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Morality and US Grand Strategy

March 2, 2013

By Jane Powers

Originally posted on


In recent months, a number of essays have been written by some of the most prominent scholars in international relations, all on the same topic: US grand strategy. The question that these scholars have sought to address is whether the US should adopt a more restrained strategy, avoiding intervention and counterinsurgency programs, and downsizing its military, or whether the US should continue to assert itself in every region of the globe, maintaining its huge military and sprawling network of bases, and its chronic habit of intervention.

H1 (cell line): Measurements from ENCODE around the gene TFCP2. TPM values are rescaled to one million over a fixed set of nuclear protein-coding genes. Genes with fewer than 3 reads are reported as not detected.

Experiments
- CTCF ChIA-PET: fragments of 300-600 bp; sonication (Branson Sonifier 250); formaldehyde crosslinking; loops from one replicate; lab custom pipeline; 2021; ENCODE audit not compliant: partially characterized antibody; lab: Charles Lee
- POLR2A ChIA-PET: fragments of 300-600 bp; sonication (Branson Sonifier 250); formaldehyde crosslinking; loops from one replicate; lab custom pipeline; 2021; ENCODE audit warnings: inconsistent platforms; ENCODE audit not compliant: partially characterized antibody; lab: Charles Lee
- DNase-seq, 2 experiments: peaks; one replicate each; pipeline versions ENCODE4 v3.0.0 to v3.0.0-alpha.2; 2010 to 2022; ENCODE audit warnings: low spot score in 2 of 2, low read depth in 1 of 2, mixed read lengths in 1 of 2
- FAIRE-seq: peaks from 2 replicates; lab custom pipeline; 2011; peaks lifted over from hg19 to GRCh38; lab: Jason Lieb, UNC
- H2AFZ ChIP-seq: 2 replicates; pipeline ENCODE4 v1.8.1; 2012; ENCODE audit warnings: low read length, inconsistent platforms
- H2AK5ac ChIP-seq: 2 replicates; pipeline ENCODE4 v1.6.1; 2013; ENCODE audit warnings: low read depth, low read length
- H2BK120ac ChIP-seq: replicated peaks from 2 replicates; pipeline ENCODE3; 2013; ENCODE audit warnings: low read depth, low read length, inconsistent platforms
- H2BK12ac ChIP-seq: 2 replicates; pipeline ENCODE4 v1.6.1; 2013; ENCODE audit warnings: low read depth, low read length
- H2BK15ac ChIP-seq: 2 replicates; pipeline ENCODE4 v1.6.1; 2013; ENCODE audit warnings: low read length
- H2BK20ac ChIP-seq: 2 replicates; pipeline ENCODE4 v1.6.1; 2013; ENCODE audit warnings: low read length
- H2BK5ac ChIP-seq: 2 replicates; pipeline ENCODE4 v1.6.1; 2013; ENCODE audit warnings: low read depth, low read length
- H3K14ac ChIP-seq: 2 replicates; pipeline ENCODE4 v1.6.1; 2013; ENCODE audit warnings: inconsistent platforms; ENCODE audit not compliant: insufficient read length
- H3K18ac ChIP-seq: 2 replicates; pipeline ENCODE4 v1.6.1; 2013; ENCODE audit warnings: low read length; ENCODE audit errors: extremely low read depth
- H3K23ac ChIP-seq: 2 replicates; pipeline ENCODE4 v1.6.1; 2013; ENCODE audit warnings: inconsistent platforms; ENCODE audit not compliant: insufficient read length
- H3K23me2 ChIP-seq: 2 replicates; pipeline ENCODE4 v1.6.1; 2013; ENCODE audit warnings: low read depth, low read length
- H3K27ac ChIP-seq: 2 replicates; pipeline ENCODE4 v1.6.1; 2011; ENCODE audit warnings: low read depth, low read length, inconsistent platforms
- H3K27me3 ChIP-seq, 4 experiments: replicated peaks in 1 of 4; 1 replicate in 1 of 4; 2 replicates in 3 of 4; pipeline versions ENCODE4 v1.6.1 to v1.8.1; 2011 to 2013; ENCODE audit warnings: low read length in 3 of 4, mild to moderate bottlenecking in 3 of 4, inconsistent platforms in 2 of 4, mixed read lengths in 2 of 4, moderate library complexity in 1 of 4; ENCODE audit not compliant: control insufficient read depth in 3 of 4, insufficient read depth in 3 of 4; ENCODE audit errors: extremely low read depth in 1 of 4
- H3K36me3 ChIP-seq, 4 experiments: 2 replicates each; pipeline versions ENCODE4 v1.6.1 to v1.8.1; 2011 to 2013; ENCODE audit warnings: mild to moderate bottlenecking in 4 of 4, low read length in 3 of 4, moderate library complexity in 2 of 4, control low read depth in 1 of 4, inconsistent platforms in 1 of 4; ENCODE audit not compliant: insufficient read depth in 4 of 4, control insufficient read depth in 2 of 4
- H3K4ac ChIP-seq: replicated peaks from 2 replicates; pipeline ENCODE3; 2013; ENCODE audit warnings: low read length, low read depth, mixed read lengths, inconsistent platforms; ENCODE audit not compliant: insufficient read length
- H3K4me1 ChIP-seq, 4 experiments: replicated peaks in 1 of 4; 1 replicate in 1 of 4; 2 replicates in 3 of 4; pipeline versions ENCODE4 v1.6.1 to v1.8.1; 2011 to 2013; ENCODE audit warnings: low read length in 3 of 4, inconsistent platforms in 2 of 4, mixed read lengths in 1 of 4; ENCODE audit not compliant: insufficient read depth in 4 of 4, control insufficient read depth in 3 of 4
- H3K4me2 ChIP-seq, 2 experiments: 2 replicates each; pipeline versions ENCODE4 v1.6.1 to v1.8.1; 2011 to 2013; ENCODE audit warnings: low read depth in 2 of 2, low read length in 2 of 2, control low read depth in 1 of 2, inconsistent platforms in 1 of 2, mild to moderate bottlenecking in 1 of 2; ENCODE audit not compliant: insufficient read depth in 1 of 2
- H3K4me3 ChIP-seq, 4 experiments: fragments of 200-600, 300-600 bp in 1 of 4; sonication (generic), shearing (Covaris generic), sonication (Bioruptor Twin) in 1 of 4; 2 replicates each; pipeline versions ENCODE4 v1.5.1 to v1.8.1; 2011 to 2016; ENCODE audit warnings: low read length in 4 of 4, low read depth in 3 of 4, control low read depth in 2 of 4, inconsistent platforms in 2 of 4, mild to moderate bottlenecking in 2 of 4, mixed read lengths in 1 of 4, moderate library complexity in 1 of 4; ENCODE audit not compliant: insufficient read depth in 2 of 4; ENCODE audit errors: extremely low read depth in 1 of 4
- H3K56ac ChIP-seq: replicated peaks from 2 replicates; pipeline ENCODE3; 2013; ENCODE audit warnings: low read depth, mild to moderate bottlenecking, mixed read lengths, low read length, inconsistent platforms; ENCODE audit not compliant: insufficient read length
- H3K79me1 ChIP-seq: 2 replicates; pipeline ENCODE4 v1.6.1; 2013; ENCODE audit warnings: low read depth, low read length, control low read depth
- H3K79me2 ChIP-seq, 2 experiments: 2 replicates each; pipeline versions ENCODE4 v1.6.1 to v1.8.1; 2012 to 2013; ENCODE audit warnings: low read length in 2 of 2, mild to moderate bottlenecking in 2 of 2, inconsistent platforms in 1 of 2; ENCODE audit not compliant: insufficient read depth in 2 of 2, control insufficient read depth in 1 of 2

Two essays appear on this topic in the January/February issue of Foreign Affairs. The first piece, written by MIT professor Barry Posen, is called “Pull Back: The Case for a Less Activist Foreign Policy.” The second piece, written by Stephen Brooks, John Ikenberry, and William Wohlforth, is called “Lean Forward: In Defense of American Engagement.”

These two pieces are very important, as they define the parameters of acceptable opinion within the US political establishment. Therefore, these two essays expose much of what is wrong with established political thought and its underlying assumptions. These flaws can be uncovered just by examining Posen’s piece, which represents the dovish end of the spectrum.

Posen’s main argument is that the US’ post-Cold War strategy, which he calls “liberal hegemony,” has become counterproductive and unsustainable. Posen writes: